Why Negative Campaigning Works — and How to Fight It

Photo of John Kennedy and Richard Nixon before their 1960 presidential debate in Chicago.
Richard Nixon, right, was dogged by the nickname "Tricky Dick" his entire political career, including his 1960 presidential faceoff with John Kennedy. UC Davis psychologist Alison Ledgerwood has found that once a negative idea has been planted, it’s hard to shake.
Portrait photo of UC Davis psychologist
Alison Ledgerwood

Our brains are hard-wired to remember insults and attacks — which explains why so many political campaigns go negative. Research by psychology professor Alison Ledgerwood also finds a bright side: You can train your brain to flip the script.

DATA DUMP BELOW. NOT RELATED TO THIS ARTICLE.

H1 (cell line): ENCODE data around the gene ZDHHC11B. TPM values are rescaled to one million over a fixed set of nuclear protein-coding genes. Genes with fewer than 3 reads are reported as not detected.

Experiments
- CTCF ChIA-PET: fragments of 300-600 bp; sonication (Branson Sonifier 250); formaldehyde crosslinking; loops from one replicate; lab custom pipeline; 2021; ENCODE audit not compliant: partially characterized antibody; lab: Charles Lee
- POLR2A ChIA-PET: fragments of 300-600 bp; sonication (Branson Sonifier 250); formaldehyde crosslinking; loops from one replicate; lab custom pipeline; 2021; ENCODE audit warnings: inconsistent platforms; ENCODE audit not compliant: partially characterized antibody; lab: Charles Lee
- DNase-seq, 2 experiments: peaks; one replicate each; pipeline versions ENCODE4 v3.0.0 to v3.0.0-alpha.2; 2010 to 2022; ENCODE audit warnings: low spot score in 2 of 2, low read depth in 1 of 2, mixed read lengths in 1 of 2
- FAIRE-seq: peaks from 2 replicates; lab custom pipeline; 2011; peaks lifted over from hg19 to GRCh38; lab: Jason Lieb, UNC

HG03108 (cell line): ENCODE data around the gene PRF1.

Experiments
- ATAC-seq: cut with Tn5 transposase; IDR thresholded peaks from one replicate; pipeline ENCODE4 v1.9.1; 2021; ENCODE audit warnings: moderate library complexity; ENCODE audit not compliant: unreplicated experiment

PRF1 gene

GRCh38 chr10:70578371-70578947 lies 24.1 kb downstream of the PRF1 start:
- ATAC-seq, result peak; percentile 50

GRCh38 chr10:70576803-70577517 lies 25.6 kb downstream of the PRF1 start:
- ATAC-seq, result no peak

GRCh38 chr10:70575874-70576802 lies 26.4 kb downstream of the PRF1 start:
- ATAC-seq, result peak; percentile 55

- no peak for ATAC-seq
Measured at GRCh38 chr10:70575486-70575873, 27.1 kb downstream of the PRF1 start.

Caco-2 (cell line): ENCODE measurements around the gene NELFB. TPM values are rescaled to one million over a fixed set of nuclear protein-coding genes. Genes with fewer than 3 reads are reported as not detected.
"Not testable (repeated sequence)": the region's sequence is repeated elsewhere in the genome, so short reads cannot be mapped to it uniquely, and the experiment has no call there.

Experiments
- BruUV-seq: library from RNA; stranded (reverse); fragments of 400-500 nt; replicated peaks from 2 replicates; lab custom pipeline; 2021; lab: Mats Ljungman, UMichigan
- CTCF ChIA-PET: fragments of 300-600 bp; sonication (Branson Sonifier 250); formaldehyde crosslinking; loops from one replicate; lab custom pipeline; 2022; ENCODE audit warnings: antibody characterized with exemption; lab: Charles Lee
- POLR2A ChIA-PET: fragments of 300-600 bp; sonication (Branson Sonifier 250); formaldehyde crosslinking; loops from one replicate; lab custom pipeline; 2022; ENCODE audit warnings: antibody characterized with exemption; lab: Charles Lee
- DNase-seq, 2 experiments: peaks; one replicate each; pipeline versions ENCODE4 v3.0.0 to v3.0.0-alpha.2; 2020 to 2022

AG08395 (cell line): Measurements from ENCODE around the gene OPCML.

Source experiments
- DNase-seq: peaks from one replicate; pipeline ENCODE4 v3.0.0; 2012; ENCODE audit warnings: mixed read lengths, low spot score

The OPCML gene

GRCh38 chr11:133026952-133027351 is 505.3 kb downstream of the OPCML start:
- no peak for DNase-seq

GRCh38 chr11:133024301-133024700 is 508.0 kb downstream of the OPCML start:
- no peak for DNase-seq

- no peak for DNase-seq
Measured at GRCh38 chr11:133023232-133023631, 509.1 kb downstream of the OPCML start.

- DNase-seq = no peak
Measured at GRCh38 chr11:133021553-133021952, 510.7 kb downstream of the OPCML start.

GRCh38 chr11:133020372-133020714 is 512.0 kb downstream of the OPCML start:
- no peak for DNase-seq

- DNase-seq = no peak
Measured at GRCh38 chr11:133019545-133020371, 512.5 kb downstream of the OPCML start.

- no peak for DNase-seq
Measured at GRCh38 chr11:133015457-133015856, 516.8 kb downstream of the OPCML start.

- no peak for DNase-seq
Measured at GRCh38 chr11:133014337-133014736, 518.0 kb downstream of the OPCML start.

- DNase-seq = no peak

Ledgerwood studies framing effects, or how people process information based on how it’s presented to them. She and her colleagues have found that a negative frame is much more persistent, or “stickier,” than a positive one.

So, it’s reasonable to expect that candidates in debates will be ready with negative frames — frames they hope will stick to their opponents, and our brains. But we don’t have to be held hostage by the constant negativity.

feature in the UC "Fiat Lux" e-newsletter outlines some different ways Ledgerwood and her team have studied to shake negativity and embrace a positive frame.

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